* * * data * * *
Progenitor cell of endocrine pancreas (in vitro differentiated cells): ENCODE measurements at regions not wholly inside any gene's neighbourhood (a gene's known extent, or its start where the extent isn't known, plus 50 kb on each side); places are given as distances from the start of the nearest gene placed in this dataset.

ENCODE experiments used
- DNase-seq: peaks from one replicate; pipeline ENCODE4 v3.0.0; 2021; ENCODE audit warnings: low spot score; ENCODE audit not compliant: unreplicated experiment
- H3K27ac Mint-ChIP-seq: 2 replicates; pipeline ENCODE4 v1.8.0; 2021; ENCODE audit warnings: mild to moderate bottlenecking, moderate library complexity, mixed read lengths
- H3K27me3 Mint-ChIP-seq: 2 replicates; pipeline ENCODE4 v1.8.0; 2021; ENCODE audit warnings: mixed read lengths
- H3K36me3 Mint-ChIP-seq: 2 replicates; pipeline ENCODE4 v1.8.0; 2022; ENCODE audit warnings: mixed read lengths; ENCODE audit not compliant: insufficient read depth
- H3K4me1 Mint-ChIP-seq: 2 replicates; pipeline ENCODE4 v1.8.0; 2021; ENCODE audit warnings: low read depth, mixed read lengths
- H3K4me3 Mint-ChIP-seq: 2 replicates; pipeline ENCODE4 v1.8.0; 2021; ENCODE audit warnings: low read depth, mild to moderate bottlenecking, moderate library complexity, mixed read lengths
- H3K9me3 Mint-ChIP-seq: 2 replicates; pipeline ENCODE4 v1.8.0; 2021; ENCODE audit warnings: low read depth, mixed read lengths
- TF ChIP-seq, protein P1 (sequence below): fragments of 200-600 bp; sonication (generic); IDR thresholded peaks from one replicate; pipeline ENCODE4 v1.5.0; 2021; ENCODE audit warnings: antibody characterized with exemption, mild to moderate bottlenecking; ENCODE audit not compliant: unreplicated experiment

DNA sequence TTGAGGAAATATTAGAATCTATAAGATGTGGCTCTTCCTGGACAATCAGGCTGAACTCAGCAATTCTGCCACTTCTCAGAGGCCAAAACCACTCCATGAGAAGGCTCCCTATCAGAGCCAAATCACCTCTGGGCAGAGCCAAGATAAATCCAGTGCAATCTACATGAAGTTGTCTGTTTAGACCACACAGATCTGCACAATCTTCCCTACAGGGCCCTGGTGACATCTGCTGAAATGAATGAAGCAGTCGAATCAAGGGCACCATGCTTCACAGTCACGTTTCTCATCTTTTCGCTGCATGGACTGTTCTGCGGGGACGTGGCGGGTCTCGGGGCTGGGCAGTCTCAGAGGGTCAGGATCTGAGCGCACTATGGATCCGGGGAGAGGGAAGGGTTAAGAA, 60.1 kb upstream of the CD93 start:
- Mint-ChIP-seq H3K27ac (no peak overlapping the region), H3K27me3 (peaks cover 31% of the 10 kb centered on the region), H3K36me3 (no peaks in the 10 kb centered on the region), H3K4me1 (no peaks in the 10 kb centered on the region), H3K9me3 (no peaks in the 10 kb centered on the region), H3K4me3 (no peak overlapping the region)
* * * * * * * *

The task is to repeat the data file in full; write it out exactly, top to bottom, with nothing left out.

Progenitor cell of endocrine pancreas (in vitro differentiated cells): ENCODE measurements at regions not wholly inside any gene's neighbourhood (a gene's known extent, or its start where the extent isn't known, plus 50 kb on each side); places are given as distances from the start of the nearest gene placed in this dataset.

ENCODE experiments used
- DNase-seq: peaks from one replicate; pipeline ENCODE4 v3.0.0; 2021; ENCODE audit warnings: low spot score; ENCODE audit not compliant: unreplicated experiment
- H3K27ac Mint-ChIP-seq: 2 replicates; pipeline ENCODE4 v1.8.0; 2021; ENCODE audit warnings: mild to moderate bottlenecking, moderate library complexity, mixed read lengths
- H3K27me3 Mint-ChIP-seq: 2 replicates; pipeline ENCODE4 v1.8.0; 2021; ENCODE audit warnings: mixed read lengths
- H3K36me3 Mint-ChIP-seq: 2 replicates; pipeline ENCODE4 v1.8.0; 2022; ENCODE audit warnings: mixed read lengths; ENCODE audit not compliant: insufficient read depth
- H3K4me1 Mint-ChIP-seq: 2 replicates; pipeline ENCODE4 v1.8.0; 2021; ENCODE audit warnings: low read depth, mixed read lengths
- H3K4me3 Mint-ChIP-seq: 2 replicates; pipeline ENCODE4 v1.8.0; 2021; ENCODE audit warnings: low read depth, mild to moderate bottlenecking, moderate library complexity, mixed read lengths
- H3K9me3 Mint-ChIP-seq: 2 replicates; pipeline ENCODE4 v1.8.0; 2021; ENCODE audit warnings: low read depth, mixed read lengths
- TF ChIP-seq, protein P1 (sequence below): fragments of 200-600 bp; sonication (generic); IDR thresholded peaks from one replicate; pipeline ENCODE4 v1.5.0; 2021; ENCODE audit warnings: antibody characterized with exemption, mild to moderate bottlenecking; ENCODE audit not compliant: unreplicated experiment

DNA sequence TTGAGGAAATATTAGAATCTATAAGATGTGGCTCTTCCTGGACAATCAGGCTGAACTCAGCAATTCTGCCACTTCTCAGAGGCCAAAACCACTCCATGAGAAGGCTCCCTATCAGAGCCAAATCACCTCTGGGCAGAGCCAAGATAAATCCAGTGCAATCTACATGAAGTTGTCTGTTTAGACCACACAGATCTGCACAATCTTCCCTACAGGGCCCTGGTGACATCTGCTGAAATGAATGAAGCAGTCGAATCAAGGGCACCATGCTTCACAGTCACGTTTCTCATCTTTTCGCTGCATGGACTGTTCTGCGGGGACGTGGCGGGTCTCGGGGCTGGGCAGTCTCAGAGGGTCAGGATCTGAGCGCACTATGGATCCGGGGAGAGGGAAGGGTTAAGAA, 60.1 kb upstream of the CD93 start:
- Mint-ChIP-seq H3K27ac (no peak overlapping the region), H3K27me3 (peaks cover 31% of the 10 kb centered on the region), H3K36me3 (no peaks in the 10 kb centered on the region), H3K4me1 (no peaks in the 10 kb centered on the region), H3K9me3 (no peaks in the 10 kb centered on the region), H3K4me3 (no peak overlapping the region)